One of the most complex technologies ever developed is getting closer to rollout. Here’s why it took so long, and why it still isn’t a sure thing.
For years, extreme ultraviolet (EUV) lithography has been a promising technology that was supposed to help enable advanced chip scaling. But after years of R&D, EUV is still not in production despite major backing from the industry, vast resources and billions of dollars in funding.
More recently, though, EUV lithography appears to be inching closer to possible insertion for high-volume manufacturing, at least for one or a few critical layers. Two chipmakers, Intel and Samsung, have put EUV on their roadmaps at 7nm in the 2018 or 2019 timeframe. In addition, Samsung hopes to use EUV for 1xnm DRAMs.
Not everyone is banking on EUV for 7nm, though. TSMC will extend today’s 193nm immersion and multiple patterning to 7nm, with plans to insert EUV at 5nm. GlobalFoundries has a similar strategy. EUV, 193nm immersion and multi-patterning fall under the heading of lithography, which is a key chip-scaling technology that patterns the tiny features on a wafer.
Of course, these roadmaps from chipmakers aren’t set in stone and could easily change, especially if the various pieces of EUV fail to come together at the right time. Right now, EUV is still far from being in production and not a sure thing. Some are still skeptical, saying that EUV has missed the market window and will never happen.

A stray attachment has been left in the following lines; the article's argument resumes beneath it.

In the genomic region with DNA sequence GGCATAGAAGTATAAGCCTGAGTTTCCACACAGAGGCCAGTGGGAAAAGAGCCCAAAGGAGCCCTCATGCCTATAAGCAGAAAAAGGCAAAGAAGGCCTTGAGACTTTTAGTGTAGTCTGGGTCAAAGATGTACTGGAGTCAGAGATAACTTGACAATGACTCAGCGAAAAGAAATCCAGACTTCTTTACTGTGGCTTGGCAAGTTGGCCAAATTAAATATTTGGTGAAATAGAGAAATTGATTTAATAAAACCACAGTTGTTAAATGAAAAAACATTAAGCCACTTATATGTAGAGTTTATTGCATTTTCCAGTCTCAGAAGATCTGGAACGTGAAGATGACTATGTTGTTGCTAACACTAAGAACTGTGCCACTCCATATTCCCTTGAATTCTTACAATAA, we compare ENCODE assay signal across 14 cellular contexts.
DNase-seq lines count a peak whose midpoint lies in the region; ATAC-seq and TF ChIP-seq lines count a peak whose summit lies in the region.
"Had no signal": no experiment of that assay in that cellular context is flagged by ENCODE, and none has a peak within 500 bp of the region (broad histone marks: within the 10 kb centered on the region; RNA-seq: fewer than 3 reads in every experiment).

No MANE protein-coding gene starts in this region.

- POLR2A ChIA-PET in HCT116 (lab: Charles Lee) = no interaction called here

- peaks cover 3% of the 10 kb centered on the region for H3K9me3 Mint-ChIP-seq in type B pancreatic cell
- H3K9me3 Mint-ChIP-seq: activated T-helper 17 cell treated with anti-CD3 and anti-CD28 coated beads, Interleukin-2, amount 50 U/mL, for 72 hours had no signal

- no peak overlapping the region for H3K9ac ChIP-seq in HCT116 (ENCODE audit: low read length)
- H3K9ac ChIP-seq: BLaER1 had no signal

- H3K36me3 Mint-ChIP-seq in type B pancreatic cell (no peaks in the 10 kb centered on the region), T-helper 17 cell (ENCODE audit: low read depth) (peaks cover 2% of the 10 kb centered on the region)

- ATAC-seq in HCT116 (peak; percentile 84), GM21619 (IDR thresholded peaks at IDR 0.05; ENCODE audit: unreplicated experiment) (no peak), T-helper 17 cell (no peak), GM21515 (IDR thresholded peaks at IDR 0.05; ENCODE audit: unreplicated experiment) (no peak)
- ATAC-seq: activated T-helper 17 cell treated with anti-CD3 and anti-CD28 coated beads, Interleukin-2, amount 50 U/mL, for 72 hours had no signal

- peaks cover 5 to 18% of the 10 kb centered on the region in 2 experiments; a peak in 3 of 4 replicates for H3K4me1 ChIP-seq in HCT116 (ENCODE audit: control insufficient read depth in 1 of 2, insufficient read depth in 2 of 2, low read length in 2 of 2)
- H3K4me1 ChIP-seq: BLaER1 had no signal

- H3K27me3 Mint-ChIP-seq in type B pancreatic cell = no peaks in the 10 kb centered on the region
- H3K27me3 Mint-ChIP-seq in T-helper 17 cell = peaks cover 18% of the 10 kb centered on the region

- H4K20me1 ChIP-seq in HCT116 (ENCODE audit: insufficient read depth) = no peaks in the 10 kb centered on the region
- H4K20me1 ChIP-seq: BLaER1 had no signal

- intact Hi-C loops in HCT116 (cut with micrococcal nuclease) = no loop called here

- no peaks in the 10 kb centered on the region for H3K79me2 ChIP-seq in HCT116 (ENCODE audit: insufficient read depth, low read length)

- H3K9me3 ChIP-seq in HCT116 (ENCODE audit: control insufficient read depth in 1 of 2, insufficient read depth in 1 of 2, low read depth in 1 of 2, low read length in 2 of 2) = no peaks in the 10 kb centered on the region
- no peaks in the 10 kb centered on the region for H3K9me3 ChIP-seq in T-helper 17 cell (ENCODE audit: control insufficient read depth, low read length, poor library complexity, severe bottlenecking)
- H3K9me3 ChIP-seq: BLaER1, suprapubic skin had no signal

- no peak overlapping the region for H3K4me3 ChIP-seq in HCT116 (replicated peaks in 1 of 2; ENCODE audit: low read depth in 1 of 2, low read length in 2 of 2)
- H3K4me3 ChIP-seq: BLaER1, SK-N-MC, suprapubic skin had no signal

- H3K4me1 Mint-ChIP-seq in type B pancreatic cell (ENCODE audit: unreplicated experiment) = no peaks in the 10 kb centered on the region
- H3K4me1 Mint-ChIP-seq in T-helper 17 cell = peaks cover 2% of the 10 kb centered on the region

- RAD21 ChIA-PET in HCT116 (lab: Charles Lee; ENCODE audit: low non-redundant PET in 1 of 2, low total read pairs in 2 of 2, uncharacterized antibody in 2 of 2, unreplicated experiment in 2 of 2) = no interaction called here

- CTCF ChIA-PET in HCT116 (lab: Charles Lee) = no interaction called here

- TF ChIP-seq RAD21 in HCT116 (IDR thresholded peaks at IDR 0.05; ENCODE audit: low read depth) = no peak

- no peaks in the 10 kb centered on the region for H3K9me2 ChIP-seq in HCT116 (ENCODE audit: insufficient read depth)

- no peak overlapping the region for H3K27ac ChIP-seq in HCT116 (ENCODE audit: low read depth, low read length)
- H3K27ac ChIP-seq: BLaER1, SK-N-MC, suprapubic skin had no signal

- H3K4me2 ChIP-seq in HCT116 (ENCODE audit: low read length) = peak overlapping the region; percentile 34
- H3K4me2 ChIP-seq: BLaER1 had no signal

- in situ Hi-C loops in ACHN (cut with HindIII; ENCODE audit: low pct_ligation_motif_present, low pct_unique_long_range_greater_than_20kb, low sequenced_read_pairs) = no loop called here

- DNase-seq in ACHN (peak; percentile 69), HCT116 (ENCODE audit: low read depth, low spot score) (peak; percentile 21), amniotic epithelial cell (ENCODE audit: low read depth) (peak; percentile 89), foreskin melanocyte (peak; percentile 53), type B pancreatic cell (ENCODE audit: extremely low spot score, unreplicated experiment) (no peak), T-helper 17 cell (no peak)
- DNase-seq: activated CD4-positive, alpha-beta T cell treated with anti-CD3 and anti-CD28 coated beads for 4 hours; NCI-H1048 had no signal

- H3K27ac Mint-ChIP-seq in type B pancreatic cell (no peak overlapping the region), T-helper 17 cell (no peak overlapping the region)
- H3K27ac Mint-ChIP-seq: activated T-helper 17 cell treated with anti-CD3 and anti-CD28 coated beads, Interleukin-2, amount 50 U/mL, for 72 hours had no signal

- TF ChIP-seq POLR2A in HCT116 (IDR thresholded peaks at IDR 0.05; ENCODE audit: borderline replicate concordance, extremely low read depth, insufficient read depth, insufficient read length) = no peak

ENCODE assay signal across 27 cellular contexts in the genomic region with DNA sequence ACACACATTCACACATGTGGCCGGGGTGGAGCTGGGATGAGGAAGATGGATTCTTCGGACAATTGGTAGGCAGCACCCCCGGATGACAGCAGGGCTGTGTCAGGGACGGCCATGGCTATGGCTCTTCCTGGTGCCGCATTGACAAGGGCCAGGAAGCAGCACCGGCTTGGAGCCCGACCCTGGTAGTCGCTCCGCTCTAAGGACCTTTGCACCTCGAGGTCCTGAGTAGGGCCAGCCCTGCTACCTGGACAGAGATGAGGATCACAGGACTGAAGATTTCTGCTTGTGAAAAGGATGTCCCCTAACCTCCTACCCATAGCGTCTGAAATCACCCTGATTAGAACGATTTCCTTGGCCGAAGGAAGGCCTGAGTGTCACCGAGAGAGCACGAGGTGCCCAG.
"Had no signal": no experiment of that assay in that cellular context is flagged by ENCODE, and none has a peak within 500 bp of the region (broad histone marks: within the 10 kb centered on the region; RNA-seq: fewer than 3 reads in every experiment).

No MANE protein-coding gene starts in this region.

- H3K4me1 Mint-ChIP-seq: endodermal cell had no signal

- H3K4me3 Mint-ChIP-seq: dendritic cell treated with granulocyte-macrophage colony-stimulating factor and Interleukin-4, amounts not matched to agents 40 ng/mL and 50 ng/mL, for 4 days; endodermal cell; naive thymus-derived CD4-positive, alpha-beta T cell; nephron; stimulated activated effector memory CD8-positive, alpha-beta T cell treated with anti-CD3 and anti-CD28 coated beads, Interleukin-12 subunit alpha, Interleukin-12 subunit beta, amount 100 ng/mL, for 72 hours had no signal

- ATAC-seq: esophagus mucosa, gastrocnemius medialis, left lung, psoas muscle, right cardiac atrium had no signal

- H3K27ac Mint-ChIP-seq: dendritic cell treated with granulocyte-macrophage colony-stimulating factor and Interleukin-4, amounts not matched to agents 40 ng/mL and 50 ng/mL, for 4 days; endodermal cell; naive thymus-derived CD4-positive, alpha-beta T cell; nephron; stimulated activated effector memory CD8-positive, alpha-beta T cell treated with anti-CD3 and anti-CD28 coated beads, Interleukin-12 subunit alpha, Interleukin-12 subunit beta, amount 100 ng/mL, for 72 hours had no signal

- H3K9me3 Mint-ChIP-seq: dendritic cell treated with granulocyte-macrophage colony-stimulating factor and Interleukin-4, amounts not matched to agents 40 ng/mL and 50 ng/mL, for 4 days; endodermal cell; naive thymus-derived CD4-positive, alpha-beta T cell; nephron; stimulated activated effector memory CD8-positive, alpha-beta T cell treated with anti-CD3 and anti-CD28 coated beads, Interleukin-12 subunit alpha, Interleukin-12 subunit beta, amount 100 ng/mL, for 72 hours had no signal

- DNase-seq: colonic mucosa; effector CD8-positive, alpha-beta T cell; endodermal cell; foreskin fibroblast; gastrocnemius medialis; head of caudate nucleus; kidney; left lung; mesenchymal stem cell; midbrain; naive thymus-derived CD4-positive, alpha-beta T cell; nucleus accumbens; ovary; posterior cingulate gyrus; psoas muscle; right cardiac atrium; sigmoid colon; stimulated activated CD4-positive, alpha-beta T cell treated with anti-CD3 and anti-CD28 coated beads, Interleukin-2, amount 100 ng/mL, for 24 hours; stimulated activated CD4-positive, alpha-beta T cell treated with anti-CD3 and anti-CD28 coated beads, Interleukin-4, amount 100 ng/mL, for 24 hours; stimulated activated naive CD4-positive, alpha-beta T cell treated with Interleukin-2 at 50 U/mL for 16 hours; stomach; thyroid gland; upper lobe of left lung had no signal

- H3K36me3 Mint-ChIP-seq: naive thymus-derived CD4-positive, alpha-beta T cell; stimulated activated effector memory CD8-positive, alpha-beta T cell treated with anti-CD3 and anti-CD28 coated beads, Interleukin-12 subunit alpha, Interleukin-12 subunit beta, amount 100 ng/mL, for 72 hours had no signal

Regardless, chipmakers are all reaching the same consensus—there is a growing urgency for EUV at 7nm and/or 5nm, and perhaps beyond. “At this point, we are really pushing against the wall in terms of not having EUV and relying on only immersion litho,” said Hong Hao, senior vice president of the foundry business at Samsung Semiconductor.
Chipmakers are capable of extending immersion/multi-patterning from 16nm/14nm to 10nm and 7nm. Beyond 7nm, though, there is some uncertainty. Technically, it’s possible to extend conventional lithography using so-called octuple patterning, although this is where it becomes problematic and possibly not worth the trouble.
“Anything is possible,” said Chris Mack, gentlemen scientist and lithography expert. “(The question is whether) it is possible at a cost that makes it worthwhile doing.”